Academic Medicine and the Peter Principle

Over four years of medical school, a one-year internship, a four-year radiology residency, a one-year neuroradiology fellowship, and now some time as an attending, one of my consistent takeaways has been how well (and thus how badly) the traditional academic hierarchy conforms to The Peter Principle.

The Peter Principle, formulated by Laurence J Peter in 1969, postulates that an individual’s promotion within an organizational hierarchy is predicated on their performance in their current role rather than their skills/abilities in their intended role. In other words, people are promoted until they are no longer qualified for the position they currently hold, and “managers rise to the level of their incompetence.”

In academic medicine, this is particularly compounded by the conflation of research prowess and administrative skill. Writing papers and even getting grants doesn’t necessarily correlate with the skills necessary to successfully manage humans in a clinical division or department. I don’t think it would be an overstatement to suggest that they may even be inversely correlated. But this is precisely what happens when research is a fiat currency for meaningful academic advancement.

The business world, and particularly the tech giants of Silicon Valley, have widely promoted (and perhaps oversold) their organizational agility, which is in many cases has been at least partially attributed to their relatively flat organizational structure: the more hurdles and mid-level managers any idea has to go through, the less likely it is for anything important to get done. A strict hierarchy promotes stability primarily through inertia but consequently strangles change and holds back individual productivity and creativity. The primary function of managers is to preserve their position within management. As Upton Sinclair wrote in The Jungle: “It is difficult to get a man to understand something when his salary depends upon his not understanding it.” (which incidentally is a perfect summary of everything that is wrong in healthcare and politics).

The Three-legged Stool

Academic medicine is sometimes described as a three-legged stool, where the department/institution is balanced on the three pillars of clinical care, research, and education. There is a pervasive myth that academic physicians can do it all: be an outstanding clinician, an excellent teacher, and a prodigious researcher. The reality is that most people don’t have all three skills in sufficient measure, and even those that do are not given the requisite time to perform meaningfully in all three categories.

While polymaths exist, the idea of the physician-scientist is increasingly intractable in modern medicine. The demands of clinical work have increased substantially with increasingly advanced medicine, increased productivity/RVU expectations, often overwhelming documentation burdens, and greater trainee oversight. Meanwhile, research has gotten more complex at the same time that the grant money has dried up. More and more of the funding pie goes to fewer and fewer people. And, lastly, education is typically taken for granted as something that should just take care of itself, something we expect “clinician educators” to do without faculty development, dedicated time, or even credit.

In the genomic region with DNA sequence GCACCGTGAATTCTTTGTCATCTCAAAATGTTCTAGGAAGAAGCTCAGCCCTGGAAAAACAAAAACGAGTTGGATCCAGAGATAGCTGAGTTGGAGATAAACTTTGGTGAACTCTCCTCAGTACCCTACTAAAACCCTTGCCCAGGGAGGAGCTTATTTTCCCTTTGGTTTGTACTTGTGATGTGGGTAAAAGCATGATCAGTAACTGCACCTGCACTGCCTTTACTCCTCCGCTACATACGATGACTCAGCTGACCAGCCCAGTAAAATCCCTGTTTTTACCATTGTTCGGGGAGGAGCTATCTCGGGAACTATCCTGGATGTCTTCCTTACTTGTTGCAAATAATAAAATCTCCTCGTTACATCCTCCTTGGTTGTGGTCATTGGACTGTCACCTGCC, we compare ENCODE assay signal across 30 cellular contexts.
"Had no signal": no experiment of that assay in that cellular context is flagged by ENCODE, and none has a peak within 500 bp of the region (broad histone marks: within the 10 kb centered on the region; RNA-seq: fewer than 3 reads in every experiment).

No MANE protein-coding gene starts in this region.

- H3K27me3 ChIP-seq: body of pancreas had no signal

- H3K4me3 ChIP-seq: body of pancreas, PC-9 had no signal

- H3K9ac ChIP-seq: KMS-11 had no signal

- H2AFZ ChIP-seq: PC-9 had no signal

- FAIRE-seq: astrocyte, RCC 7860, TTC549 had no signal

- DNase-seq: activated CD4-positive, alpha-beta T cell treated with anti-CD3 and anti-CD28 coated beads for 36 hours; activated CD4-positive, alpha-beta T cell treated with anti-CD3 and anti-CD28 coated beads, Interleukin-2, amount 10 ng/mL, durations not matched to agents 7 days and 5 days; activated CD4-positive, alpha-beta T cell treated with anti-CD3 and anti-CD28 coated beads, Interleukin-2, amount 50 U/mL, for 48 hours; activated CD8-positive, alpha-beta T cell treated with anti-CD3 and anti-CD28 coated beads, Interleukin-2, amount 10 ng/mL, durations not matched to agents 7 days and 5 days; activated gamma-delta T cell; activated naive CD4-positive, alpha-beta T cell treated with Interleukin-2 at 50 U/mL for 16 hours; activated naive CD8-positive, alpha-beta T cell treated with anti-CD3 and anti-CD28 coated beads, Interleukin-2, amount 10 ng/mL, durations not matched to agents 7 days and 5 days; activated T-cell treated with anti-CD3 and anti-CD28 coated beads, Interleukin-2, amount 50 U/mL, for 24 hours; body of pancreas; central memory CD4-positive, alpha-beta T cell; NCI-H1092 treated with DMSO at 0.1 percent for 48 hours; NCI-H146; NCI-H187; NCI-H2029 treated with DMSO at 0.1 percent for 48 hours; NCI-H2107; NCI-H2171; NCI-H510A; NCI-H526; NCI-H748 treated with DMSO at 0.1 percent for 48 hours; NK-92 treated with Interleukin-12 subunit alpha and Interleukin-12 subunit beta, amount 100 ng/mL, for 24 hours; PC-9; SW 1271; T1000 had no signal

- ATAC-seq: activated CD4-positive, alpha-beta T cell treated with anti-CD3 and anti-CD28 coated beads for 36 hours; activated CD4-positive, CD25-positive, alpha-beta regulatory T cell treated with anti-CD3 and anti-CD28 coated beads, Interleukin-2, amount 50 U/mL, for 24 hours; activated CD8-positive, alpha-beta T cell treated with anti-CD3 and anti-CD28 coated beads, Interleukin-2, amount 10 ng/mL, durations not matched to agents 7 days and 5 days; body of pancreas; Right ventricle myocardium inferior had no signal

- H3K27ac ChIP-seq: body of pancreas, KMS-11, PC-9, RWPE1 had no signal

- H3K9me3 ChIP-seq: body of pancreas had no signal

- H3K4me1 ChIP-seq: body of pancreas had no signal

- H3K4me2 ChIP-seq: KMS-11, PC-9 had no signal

It’s very easy to have an unbalanced stool. Departments tend to lean in one direction or another precisely because they are aligned to do so and are staffed accordingly. As Arthur Jones of Proctor & Gamble famously remarked, “All organizations are perfectly designed to get the results they get.”

Putting pressure on individuals to do everything—deliver excellent clinical care, teach/mentor students/trainees, and contribute to high-impact research—fails to acknowledge the reality on the ground that doing high-end work in any of these dimensions is hard. Without dedicated time and sufficient support, doing anything successfully for very long is a challenge. Trying to work toward impossible expectations (even self-imposed ones) is a big contributor to burnout. At least a veneer of control, self-determination, and respect are prerequisites–not luxuries–for a successful “knowledge worker”-type career. We could more reasonably expect people in every role to excel at one role, be competent at another, and largely ignore the third.

Hospitals and large academic institutions are not filled by flat teams of equals working on a common mission, they are occupied by layers of committees and bureaucracy. Rising stars often contribute more to their superior’s careers than their own. Progress, change, and new initiatives are choked by a spinning-wheels-grind of proposals, SOPs, committees (and subcommittees), amassing nebulous “stakeholders,” and every other trick in the large organization toolbox that isn’t bad in of itself but should never be implemented universally and thoughtlessly. It’s all leadership in the I-attended-a-leadership-conference sense without any true leadership.